‘Casual neglect’ of Georgian Limerick draws ire at St Mary’s

Jess Casey

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Jess Casey

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jess.casey@limerickleader.ie

‘Casual neglect’ of Georgian Limerick draws ire at St Mary’s

The Crescent, O'Connell Avenue is at the heart of Georgian Limerick

FRANK McDonald, a former environmental editor of The Irish Times and well-known Georgian enthusiast, has publicly addressed what he believes in the “casual neglect” of Newtown Pery which he sees as “an essential and irreplaceable” part of Limerick’s heritage.

Speaking from the pulpit at St Mary’s Cathedral, the former journalist said he was “appalled” to see the largest Georgian area in Ireland outside of Dublin, running from Rutland Street to Pery Square, “persistently ignored by officialdom”.  

Mr McDonald was invited to give his address by the new Dean of St Mary’s, The Very Reverend Niall J Sloane. 

“Georgian Dublin, for long reviled as part of a legacy of the ‘800 years of oppression’, has become recognised and appreciated as an essential element of the city’s heritage,” Mr McDonald said.

 “And the same should be true of Georgian Limerick.” 

“I find it astonishing that this is not so, even now in 2018, as shown by the fact that Newtown Pery is mentioned only in passing in Limerick City and County Council's draft tourism strategy which aims to develop it as a ‘world-class destination’.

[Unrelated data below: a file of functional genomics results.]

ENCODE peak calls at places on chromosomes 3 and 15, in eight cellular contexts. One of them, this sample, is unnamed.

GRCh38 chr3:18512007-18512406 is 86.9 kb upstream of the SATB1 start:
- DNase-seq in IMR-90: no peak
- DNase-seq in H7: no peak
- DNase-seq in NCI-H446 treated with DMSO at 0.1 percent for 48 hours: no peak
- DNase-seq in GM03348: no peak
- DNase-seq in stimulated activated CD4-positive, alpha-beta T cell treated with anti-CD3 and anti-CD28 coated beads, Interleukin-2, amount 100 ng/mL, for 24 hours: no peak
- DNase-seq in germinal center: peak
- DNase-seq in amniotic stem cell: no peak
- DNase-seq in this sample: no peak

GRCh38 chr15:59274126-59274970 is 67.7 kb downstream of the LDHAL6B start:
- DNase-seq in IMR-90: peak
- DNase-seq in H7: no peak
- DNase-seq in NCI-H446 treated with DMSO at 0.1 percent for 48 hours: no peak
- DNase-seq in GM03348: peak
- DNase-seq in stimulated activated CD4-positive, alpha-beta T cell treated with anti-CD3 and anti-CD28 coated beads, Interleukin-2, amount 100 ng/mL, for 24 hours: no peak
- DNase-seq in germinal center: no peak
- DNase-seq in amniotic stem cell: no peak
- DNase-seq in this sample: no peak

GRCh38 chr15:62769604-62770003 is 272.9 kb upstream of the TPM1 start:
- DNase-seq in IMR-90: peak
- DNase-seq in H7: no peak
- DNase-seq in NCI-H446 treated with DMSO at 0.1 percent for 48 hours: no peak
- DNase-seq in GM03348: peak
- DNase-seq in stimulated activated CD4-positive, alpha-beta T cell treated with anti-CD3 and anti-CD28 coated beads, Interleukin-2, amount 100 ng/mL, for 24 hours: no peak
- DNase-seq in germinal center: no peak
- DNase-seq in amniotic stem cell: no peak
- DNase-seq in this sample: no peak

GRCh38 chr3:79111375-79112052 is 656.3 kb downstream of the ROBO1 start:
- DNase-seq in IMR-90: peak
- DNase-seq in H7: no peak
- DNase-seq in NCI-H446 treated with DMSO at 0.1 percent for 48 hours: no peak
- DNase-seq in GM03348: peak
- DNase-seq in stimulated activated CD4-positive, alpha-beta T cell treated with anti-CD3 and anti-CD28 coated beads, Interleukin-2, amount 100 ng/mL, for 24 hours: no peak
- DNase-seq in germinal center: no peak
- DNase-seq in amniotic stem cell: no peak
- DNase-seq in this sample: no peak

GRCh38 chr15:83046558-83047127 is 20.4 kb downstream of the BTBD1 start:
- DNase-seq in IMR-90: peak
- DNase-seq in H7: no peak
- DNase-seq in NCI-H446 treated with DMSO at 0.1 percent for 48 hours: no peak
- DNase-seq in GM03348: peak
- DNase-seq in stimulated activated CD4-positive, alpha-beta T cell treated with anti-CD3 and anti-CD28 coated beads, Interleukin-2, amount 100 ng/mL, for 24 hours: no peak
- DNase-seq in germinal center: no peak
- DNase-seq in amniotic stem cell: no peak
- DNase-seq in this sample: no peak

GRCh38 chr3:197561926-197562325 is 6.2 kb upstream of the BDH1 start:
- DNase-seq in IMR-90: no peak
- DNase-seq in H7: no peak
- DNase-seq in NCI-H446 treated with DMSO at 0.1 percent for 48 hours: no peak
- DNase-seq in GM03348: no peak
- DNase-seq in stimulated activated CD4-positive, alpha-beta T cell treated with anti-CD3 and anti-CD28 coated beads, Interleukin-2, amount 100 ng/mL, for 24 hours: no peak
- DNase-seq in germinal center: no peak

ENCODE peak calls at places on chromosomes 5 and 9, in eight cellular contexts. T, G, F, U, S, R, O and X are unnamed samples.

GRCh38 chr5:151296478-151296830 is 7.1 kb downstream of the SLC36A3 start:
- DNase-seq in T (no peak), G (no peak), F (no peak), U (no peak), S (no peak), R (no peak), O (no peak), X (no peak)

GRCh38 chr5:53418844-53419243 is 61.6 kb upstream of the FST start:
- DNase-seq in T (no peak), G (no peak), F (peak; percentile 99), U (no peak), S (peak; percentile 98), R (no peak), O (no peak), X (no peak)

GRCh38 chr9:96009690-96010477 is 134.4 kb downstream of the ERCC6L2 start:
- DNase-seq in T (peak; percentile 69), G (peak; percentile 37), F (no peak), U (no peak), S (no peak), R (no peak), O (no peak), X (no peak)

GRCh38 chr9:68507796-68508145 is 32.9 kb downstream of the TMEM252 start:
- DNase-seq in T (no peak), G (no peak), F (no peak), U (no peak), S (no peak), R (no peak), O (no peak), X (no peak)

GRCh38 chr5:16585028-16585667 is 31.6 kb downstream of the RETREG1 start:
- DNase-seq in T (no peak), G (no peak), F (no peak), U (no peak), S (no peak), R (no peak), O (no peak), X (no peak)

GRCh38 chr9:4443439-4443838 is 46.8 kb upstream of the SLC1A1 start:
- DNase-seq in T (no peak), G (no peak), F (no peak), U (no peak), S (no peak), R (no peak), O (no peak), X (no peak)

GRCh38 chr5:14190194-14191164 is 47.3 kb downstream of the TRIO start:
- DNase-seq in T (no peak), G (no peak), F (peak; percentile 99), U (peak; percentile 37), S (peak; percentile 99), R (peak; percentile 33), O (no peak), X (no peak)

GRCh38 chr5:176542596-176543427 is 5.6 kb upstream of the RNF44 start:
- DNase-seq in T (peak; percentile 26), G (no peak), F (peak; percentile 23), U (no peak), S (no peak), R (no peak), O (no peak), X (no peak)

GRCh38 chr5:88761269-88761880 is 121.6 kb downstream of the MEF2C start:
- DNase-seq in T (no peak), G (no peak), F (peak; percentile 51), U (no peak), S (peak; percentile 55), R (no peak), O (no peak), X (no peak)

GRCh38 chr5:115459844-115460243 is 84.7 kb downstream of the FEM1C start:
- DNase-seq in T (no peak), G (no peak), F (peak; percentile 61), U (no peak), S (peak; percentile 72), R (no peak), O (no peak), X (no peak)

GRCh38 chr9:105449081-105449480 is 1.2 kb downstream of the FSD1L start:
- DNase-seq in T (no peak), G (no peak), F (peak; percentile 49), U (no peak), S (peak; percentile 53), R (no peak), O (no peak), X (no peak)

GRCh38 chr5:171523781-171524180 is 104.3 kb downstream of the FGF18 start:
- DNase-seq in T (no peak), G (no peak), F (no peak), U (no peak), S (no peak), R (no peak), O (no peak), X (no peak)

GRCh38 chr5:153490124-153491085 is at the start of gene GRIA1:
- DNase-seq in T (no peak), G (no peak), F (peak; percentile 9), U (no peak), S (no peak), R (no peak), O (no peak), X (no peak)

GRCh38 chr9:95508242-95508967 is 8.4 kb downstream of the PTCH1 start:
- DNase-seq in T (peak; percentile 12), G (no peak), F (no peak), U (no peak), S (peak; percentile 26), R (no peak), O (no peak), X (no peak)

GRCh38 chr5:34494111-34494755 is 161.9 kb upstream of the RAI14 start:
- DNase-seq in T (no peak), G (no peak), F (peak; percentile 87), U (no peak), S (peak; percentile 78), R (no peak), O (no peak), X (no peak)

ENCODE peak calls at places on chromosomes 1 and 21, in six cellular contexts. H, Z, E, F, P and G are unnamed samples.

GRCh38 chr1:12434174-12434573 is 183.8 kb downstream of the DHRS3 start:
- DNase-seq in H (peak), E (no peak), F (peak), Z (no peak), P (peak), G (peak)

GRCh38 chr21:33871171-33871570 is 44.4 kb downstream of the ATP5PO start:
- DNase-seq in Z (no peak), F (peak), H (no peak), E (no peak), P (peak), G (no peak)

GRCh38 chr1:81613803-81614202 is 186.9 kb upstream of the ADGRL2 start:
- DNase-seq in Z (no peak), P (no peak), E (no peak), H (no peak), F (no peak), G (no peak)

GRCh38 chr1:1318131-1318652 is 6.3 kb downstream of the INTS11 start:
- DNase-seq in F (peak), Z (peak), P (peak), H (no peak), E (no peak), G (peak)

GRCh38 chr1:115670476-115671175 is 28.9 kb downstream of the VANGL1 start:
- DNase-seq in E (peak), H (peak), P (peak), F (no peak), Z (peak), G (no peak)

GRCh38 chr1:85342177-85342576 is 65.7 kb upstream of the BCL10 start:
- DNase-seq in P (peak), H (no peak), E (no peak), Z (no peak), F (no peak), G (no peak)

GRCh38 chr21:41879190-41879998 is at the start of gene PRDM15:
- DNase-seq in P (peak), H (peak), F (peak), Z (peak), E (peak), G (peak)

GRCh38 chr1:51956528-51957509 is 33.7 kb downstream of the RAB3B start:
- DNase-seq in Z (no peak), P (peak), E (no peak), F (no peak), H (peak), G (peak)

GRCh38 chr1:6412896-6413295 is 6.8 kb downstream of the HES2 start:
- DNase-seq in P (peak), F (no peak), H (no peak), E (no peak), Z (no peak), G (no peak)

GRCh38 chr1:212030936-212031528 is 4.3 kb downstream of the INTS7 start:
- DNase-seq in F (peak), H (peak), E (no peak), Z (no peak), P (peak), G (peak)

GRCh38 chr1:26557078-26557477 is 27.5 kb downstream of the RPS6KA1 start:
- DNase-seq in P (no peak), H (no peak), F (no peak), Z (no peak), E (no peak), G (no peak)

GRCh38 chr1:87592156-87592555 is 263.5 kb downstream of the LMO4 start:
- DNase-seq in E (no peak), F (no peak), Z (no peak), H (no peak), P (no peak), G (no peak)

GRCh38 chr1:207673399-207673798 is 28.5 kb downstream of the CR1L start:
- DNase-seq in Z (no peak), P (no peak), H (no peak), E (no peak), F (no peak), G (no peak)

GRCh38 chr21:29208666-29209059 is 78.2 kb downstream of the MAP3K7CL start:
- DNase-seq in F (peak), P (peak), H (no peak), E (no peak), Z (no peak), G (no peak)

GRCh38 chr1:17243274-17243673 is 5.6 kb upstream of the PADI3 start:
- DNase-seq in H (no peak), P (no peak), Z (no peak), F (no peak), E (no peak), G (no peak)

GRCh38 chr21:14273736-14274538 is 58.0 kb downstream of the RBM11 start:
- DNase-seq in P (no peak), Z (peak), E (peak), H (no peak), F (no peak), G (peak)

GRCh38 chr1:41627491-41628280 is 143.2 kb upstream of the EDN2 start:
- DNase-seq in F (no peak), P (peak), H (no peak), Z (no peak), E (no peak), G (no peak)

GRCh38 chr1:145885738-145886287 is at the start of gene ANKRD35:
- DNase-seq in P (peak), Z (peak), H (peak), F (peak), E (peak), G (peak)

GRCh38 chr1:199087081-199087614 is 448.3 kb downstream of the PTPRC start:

“How can this be done if one of the city's principal assets is persistently ignored by officialdom?

“I think most of us gathered here today in this great cathedral would wish to see Georgian Limerick valued as an essential and irreplaceable part of the city's heritage, not as a historical museum piece, but also as a place to live, right in the heart of town, within walking distance of everything.

“I look forward to the day when this will happen.” 

A spokesperson from Limerick City and County Council said it is working with stakeholders to “consolidate and stimulate the historic core of the city centre, including the Medieval King’s Island and Newtown Pery Georgian areas of the city. 

“The Council is actively addressing dereliction and vacancy through using statutory enforcement as well as providing grants and promoting property develo- pment incentives and initi- atives.

“We are utilising innovative planning and design to facilitate stakeholder involvement and coalition building to achieve our aims and have recently received an Horizon 2020 Innovation Grant focused on supporting smart community co-operation models to reduce vacancy and refurbish properties in the Georgian Innovation District.”